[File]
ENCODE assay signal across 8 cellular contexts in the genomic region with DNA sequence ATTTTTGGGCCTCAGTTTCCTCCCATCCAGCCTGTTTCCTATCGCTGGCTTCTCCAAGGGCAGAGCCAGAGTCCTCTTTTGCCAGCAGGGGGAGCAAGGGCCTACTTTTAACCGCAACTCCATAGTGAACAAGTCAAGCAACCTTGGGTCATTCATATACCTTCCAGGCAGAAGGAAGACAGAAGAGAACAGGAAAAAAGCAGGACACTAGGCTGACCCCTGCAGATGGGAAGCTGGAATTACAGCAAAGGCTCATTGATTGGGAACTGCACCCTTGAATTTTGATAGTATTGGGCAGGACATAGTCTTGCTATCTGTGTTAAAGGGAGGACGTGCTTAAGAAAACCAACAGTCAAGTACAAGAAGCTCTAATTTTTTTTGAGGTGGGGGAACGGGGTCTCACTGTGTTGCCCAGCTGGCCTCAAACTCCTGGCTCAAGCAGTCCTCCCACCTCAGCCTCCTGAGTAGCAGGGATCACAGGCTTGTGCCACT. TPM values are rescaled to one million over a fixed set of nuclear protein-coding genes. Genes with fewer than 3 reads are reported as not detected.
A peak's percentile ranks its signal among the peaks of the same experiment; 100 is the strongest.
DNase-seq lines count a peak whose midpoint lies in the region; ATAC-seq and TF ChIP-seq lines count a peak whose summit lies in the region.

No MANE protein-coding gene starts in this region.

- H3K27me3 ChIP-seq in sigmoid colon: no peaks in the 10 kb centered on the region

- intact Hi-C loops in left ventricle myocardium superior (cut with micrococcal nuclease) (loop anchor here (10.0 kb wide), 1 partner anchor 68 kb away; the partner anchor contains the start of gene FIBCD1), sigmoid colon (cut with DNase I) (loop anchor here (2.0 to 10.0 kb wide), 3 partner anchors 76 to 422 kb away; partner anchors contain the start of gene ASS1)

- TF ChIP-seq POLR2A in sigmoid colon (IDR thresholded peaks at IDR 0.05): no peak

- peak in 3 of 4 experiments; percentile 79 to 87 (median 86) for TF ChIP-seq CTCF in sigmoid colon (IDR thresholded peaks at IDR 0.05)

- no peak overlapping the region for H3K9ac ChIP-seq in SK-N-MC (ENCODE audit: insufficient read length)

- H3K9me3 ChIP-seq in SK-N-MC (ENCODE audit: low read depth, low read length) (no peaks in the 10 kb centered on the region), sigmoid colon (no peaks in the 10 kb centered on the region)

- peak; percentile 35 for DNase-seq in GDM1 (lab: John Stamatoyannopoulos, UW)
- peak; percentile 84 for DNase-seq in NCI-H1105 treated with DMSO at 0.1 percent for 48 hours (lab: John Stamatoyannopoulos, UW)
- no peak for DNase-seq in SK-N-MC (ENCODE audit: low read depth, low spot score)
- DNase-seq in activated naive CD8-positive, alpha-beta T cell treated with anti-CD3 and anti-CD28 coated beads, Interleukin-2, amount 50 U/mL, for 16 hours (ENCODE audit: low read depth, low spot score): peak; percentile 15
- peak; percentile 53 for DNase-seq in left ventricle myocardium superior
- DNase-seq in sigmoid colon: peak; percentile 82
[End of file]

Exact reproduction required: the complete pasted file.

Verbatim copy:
ENCODE assay signal across 8 cellular contexts in the genomic region with DNA sequence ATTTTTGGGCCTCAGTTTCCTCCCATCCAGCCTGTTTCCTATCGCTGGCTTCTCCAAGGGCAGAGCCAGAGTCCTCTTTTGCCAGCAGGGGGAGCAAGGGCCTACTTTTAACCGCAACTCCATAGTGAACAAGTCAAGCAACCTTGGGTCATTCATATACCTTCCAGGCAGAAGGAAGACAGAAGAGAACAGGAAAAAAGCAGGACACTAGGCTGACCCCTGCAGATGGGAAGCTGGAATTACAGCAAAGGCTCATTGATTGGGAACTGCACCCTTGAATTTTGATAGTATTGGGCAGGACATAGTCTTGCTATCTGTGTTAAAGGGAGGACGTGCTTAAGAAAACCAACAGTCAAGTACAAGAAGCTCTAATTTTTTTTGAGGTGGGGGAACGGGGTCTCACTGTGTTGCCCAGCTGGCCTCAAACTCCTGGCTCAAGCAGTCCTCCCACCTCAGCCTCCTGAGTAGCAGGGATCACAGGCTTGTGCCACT. TPM values are rescaled to one million over a fixed set of nuclear protein-coding genes. Genes with fewer than 3 reads are reported as not detected.
A peak's percentile ranks its signal among the peaks of the same experiment; 100 is the strongest.
DNase-seq lines count a peak whose midpoint lies in the region; ATAC-seq and TF ChIP-seq lines count a peak whose summit lies in the region.

No MANE protein-coding gene starts in this region.

- H3K27me3 ChIP-seq in sigmoid colon: no peaks in the 10 kb centered on the region

- intact Hi-C loops in left ventricle myocardium superior (cut with micrococcal nuclease) (loop anchor here (10.0 kb wide), 1 partner anchor 68 kb away; the partner anchor contains the start of gene FIBCD1), sigmoid colon (cut with DNase I) (loop anchor here (2.0 to 10.0 kb wide), 3 partner anchors 76 to 422 kb away; partner anchors contain the start of gene ASS1)

- TF ChIP-seq POLR2A in sigmoid colon (IDR thresholded peaks at IDR 0.05): no peak

- peak in 3 of 4 experiments; percentile 79 to 87 (median 86) for TF ChIP-seq CTCF in sigmoid colon (IDR thresholded peaks at IDR 0.05)

- no peak overlapping the region for H3K9ac ChIP-seq in SK-N-MC (ENCODE audit: insufficient read length)

- H3K9me3 ChIP-seq in SK-N-MC (ENCODE audit: low read depth, low read length) (no peaks in the 10 kb centered on the region), sigmoid colon (no peaks in the 10 kb centered on the region)

- peak; percentile 35 for DNase-seq in GDM1 (lab: John Stamatoyannopoulos, UW)
- peak; percentile 84 for DNase-seq in NCI-H1105 treated with DMSO at 0.1 percent for 48 hours (lab: John Stamatoyannopoulos, UW)
- no peak for DNase-seq in SK-N-MC (ENCODE audit: low read depth, low spot score)
- DNase-seq in activated naive CD8-positive, alpha-beta T cell treated with anti-CD3 and anti-CD28 coated beads, Interleukin-2, amount 50 U/mL, for 16 hours (ENCODE audit: low read depth, low spot score): peak; percentile 15
- peak; percentile 53 for DNase-seq in left ventricle myocardium superior
- DNase-seq in sigmoid colon: peak; percentile 82